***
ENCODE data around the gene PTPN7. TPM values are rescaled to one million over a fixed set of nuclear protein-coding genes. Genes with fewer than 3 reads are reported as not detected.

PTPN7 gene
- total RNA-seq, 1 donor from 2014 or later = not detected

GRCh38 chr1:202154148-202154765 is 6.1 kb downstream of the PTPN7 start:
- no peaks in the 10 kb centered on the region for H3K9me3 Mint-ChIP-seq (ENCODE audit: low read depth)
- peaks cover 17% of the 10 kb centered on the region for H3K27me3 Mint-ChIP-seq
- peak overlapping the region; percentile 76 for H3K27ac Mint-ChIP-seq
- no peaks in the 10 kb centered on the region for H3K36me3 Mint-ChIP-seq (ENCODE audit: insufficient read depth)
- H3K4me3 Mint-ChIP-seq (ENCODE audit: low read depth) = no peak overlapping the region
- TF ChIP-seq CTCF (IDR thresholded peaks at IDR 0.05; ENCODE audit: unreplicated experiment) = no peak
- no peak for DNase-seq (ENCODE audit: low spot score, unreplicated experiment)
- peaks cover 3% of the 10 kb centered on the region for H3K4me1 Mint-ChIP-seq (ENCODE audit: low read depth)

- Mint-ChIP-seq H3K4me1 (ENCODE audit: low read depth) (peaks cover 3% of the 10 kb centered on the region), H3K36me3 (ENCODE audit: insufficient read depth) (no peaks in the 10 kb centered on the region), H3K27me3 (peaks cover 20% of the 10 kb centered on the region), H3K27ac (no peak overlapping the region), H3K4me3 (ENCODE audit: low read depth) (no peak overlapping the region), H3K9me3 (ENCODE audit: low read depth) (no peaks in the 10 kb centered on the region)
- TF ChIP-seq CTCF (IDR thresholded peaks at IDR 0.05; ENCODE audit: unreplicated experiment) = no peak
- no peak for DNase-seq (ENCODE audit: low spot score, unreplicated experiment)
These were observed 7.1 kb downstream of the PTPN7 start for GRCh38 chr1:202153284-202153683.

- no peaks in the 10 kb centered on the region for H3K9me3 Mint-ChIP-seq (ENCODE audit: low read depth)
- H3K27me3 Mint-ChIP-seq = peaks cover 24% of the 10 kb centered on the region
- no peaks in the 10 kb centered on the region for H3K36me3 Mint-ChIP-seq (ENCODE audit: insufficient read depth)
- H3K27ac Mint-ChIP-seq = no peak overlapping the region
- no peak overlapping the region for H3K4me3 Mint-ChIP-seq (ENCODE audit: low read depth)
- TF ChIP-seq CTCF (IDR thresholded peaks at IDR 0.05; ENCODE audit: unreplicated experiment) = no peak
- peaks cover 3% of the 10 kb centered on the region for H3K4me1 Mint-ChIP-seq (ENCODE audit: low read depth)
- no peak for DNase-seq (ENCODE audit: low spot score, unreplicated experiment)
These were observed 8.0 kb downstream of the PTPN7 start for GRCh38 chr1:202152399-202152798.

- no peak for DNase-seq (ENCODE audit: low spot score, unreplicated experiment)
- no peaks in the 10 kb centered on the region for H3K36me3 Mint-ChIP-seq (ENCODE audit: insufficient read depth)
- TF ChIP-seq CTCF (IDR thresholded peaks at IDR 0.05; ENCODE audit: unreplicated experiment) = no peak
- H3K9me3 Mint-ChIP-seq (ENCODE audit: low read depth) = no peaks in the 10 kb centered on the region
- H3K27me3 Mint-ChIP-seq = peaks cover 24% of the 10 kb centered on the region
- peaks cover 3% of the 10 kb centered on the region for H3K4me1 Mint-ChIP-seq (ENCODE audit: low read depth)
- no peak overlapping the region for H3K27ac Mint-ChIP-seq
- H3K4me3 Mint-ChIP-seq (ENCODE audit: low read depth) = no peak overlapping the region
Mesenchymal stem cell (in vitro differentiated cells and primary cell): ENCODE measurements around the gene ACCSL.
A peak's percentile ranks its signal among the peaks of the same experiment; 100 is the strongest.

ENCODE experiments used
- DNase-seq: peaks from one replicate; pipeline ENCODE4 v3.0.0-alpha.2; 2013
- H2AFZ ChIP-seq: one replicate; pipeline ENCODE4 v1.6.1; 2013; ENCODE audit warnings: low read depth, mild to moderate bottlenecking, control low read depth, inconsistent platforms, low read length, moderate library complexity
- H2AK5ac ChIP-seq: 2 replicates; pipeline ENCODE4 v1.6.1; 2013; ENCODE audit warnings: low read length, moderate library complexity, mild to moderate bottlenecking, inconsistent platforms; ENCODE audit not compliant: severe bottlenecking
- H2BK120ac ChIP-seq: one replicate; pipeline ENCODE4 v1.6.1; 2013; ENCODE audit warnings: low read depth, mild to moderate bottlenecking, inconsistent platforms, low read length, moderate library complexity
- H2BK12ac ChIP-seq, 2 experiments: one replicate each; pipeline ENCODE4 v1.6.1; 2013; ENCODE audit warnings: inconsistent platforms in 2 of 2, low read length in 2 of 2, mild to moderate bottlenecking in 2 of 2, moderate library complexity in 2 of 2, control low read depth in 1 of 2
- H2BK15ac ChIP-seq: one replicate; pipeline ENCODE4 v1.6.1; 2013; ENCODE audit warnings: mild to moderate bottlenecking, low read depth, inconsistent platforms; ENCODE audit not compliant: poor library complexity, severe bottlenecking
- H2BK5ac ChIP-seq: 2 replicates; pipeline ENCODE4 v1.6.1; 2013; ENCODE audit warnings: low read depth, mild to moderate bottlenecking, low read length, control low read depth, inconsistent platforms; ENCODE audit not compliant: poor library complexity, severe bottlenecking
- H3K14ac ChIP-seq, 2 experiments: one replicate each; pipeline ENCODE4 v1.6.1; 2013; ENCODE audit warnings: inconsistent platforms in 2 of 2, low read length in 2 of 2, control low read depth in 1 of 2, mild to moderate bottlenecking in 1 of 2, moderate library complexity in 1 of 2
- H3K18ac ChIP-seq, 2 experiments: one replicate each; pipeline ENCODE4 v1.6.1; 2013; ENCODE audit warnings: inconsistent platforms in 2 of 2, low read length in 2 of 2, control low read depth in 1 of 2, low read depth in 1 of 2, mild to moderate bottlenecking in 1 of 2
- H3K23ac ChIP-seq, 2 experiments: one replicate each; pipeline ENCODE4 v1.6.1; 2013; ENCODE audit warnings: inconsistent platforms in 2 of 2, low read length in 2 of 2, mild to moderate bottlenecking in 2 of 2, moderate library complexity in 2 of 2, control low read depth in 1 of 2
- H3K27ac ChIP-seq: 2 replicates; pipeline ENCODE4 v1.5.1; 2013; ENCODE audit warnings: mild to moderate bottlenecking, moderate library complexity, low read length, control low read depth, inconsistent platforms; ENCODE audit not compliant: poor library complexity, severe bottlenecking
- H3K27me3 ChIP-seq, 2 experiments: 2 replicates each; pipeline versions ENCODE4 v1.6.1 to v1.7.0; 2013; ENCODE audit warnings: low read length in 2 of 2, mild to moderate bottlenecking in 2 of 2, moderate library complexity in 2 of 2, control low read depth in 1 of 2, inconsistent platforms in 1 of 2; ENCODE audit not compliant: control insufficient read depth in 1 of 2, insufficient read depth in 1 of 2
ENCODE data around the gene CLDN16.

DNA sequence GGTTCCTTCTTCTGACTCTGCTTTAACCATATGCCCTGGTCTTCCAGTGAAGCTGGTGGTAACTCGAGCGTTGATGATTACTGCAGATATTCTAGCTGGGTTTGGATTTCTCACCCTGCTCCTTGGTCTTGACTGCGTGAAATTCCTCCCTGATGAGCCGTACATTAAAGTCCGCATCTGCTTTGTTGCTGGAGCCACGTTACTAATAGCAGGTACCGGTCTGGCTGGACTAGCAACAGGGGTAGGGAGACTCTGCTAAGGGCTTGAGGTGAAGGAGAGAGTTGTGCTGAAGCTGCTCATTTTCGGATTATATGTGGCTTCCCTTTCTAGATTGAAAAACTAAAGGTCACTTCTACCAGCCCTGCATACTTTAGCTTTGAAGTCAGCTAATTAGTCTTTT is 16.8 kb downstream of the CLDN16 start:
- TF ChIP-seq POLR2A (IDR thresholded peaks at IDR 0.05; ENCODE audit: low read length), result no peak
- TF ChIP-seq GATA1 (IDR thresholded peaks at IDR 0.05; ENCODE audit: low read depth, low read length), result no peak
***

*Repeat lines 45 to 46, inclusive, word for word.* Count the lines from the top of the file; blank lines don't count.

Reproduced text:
- H3K18ac ChIP-seq, 2 experiments: one replicate each; pipeline ENCODE4 v1.6.1; 2013; ENCODE audit warnings: inconsistent platforms in 2 of 2, low read length in 2 of 2, control low read depth in 1 of 2, low read depth in 1 of 2, mild to moderate bottlenecking in 1 of 2
- H3K23ac ChIP-seq, 2 experiments: one replicate each; pipeline ENCODE4 v1.6.1; 2013; ENCODE audit warnings: inconsistent platforms in 2 of 2, low read length in 2 of 2, mild to moderate bottlenecking in 2 of 2, moderate library complexity in 2 of 2, control low read depth in 1 of 2